Former Vice President Joe Biden, who has a history of gaffes, Thursday night told a group of mostly minority voters in Iowa that “poor kids” are just as bright as “white kids.”
Biden, who has been leading in national and early state polling for the Democratic presidential nomination, was speaking on the subject of education at a town hall in Des Moines hosted by the Asian and Latino Coalition.
“We should challenge students in these schools that have advanced placement programs in these schools,” Biden said. “We have this notion that somehow if you’re poor, you cannot do it. Poor kids are just as bright and just as talented as white kids.”
After a brief pause, he added, “Wealthy kids, black kids, Asian kids, no, I really mean it, but think how we think about it.”
His remarks prompted a stir on social media Thursday night, with many focusing on the equivalence he drew, whether intentionally, between poor children and minority children.
President Donald Trump’s campaign highlighted a video clip from the event on its “War Room” account on Twitter. In a separate tweet, the campaign’s rapid response director, Andrew Clark, wrote: “Yikes. . . have fun mitigating that one.”
In a statement Friday, Biden deputy campaign manager Kate Bedingfield said Biden “misspoke and immediately corrected himself during a refrain he often uses to make the point that all children deserve a fair shot, and children born into lower-income circumstances are just as smart as those born to wealthy parents.”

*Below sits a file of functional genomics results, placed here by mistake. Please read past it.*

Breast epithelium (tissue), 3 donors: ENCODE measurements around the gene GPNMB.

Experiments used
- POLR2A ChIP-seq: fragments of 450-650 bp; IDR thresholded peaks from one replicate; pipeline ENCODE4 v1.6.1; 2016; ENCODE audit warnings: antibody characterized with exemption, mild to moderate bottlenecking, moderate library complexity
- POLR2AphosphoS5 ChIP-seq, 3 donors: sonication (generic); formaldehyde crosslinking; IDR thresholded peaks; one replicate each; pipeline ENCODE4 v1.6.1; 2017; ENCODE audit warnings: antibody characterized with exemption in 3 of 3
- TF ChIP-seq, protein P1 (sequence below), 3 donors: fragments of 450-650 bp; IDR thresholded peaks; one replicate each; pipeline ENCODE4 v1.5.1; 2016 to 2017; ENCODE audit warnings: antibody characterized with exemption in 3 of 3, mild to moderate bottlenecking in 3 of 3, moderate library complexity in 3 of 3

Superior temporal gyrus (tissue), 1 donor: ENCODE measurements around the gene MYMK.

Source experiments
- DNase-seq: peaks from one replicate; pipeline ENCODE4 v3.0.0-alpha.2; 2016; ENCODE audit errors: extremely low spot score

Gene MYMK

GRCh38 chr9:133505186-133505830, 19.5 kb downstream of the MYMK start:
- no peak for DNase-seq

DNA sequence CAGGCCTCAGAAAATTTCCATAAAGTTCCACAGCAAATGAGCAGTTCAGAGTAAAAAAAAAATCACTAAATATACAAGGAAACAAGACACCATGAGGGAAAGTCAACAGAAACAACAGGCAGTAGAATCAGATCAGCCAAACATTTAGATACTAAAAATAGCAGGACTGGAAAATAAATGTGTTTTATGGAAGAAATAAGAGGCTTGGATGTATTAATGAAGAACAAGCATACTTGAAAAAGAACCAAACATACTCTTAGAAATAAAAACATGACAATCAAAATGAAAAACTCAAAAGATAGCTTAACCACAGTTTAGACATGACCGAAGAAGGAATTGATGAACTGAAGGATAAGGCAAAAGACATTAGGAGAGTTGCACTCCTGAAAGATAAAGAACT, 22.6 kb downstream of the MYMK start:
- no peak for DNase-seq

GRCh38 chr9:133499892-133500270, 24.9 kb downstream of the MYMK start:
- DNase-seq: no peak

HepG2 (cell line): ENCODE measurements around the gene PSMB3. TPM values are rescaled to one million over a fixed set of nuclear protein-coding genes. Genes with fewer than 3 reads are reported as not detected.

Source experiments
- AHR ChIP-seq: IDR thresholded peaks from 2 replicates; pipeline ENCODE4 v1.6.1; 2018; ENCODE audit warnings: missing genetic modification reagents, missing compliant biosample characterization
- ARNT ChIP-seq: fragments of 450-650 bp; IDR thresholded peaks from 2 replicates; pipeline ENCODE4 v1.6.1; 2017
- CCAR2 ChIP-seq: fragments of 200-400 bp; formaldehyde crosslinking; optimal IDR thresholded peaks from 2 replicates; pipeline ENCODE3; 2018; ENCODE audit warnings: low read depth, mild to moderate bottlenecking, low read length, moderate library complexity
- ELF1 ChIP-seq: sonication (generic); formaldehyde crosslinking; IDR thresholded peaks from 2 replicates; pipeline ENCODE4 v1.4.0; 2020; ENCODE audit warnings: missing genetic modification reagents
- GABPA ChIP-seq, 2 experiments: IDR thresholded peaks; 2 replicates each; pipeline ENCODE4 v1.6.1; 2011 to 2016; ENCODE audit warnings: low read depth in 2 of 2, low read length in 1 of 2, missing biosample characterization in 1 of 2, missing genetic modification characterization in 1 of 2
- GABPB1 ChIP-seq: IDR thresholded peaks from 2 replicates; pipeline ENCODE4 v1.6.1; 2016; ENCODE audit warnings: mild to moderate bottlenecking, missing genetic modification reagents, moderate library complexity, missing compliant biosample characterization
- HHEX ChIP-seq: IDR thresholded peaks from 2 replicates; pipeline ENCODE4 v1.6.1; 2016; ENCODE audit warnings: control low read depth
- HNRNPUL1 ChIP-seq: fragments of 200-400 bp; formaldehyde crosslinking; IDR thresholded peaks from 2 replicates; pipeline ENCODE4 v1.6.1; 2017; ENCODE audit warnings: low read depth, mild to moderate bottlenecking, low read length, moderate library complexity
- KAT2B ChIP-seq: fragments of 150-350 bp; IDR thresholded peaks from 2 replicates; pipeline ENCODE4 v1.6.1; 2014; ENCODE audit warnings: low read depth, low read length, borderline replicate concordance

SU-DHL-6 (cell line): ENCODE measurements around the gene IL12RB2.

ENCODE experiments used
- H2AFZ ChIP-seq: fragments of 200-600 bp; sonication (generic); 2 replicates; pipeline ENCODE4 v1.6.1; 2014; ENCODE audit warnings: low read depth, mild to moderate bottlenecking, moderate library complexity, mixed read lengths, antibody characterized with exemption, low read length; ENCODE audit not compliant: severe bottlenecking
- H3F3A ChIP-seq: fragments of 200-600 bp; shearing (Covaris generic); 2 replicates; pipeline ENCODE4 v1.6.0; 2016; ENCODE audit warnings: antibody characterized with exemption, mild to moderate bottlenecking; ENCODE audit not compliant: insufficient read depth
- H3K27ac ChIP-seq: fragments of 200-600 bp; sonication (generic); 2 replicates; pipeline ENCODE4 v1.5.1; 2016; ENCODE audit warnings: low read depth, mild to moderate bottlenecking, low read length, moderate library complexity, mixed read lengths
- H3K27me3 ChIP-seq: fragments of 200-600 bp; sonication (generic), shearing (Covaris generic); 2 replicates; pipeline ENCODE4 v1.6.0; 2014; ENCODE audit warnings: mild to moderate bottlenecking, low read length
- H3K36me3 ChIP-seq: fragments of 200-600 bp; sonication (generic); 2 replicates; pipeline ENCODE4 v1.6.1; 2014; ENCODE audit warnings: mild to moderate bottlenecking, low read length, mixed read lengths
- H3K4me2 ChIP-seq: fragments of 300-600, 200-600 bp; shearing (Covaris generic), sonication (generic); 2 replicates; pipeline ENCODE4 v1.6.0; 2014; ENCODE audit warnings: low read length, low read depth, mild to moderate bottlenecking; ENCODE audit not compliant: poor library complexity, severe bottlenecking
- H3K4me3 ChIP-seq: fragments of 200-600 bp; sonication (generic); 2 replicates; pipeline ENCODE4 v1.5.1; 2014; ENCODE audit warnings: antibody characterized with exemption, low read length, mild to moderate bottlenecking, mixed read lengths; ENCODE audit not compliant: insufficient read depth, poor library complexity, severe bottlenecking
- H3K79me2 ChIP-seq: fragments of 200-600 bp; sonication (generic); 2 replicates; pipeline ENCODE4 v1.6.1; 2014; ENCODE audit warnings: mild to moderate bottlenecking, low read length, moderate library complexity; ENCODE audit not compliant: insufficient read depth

She also fired back at the Trump campaign for having promoted the video.
“As we approach the two year anniversary of Trump calling neo-Nazis and Klansmen ‘very fine people,’ Donald Trump is desperate to change the subject from his atrocious record of using racism to divide this country,” Bedingfield said, referencing Trump’s comments following the deadly confrontation in Charlottesville in 2017 between self-proclaimed white nationalists and protesters.
New York Mayor Bill de Blasio, another Democratic White House hopeful, also sought to draw attention to Biden’s comments – as well as his campaign’s response.
“To quickly dismiss @JoeBiden’s words as a mere ‘slip of the tongue’ is as concerning as what he said,” de Blasio said on Twitter. “We need to have a real conversation about the racism and sexism behind ‘electability.’ ”
Thursday was not the first time Biden’s comments on race have prompted scrutiny.
In February 2007, on the day he launched his bid for the 2008 Democratic presidential nomination, Biden found himself defending comments made a week earlier in an interview with the New York Observer about then-Sen. Barack Obama, D-Ill.
In the interview, he called Obama “the first mainstream African American who is articulate and bright and clean and a nice-looking guy.”
Biden issued a statement that day, saying: “I deeply regret any offense my remark in the New York Observer might have caused anyone. That was not my intent and I expressed that to Sen. Obama.”
A Monmouth University poll released Thursday showed Biden leading the Democratic field in Iowa, with 28 percent of possible 2020 Democratic caucus voters. Sen. Elizabeth Warren, D-Mass., placed second, with 19 percent support, up from 7 percent in April.